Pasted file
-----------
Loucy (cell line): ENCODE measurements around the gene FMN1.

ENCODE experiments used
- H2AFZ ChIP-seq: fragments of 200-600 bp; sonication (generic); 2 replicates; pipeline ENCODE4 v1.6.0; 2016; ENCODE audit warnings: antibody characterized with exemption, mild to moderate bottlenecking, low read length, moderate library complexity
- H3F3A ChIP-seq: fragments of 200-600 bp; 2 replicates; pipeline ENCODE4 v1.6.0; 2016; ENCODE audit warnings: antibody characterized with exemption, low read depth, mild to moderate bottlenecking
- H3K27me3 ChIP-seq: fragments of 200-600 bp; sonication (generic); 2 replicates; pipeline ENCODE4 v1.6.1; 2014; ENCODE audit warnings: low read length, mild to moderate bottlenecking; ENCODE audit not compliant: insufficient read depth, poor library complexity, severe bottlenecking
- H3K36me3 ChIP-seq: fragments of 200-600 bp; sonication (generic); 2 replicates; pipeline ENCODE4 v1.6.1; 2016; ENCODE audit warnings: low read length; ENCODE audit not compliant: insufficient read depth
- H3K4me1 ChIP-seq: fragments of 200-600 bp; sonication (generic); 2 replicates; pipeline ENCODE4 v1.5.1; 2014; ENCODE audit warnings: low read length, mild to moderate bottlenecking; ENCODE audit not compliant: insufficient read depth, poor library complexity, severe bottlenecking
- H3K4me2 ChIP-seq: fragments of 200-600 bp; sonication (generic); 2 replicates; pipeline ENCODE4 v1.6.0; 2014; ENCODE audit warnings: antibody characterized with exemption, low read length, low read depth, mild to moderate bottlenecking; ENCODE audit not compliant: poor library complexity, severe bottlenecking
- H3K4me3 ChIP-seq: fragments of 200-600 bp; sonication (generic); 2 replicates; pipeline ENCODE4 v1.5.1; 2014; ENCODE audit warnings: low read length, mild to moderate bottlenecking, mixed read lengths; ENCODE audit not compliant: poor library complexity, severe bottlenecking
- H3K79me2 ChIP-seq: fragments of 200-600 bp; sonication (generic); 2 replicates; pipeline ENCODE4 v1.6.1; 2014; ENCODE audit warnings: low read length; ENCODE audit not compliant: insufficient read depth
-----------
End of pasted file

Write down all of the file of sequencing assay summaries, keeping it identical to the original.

Loucy (cell line): ENCODE measurements around the gene FMN1.

ENCODE experiments used
- H2AFZ ChIP-seq: fragments of 200-600 bp; sonication (generic); 2 replicates; pipeline ENCODE4 v1.6.0; 2016; ENCODE audit warnings: antibody characterized with exemption, mild to moderate bottlenecking, low read length, moderate library complexity
- H3F3A ChIP-seq: fragments of 200-600 bp; 2 replicates; pipeline ENCODE4 v1.6.0; 2016; ENCODE audit warnings: antibody characterized with exemption, low read depth, mild to moderate bottlenecking
- H3K27me3 ChIP-seq: fragments of 200-600 bp; sonication (generic); 2 replicates; pipeline ENCODE4 v1.6.1; 2014; ENCODE audit warnings: low read length, mild to moderate bottlenecking; ENCODE audit not compliant: insufficient read depth, poor library complexity, severe bottlenecking
- H3K36me3 ChIP-seq: fragments of 200-600 bp; sonication (generic); 2 replicates; pipeline ENCODE4 v1.6.1; 2016; ENCODE audit warnings: low read length; ENCODE audit not compliant: insufficient read depth
- H3K4me1 ChIP-seq: fragments of 200-600 bp; sonication (generic); 2 replicates; pipeline ENCODE4 v1.5.1; 2014; ENCODE audit warnings: low read length, mild to moderate bottlenecking; ENCODE audit not compliant: insufficient read depth, poor library complexity, severe bottlenecking
- H3K4me2 ChIP-seq: fragments of 200-600 bp; sonication (generic); 2 replicates; pipeline ENCODE4 v1.6.0; 2014; ENCODE audit warnings: antibody characterized with exemption, low read length, low read depth, mild to moderate bottlenecking; ENCODE audit not compliant: poor library complexity, severe bottlenecking
- H3K4me3 ChIP-seq: fragments of 200-600 bp; sonication (generic); 2 replicates; pipeline ENCODE4 v1.5.1; 2014; ENCODE audit warnings: low read length, mild to moderate bottlenecking, mixed read lengths; ENCODE audit not compliant: poor library complexity, severe bottlenecking
- H3K79me2 ChIP-seq: fragments of 200-600 bp; sonication (generic); 2 replicates; pipeline ENCODE4 v1.6.1; 2014; ENCODE audit warnings: low read length; ENCODE audit not compliant: insufficient read depth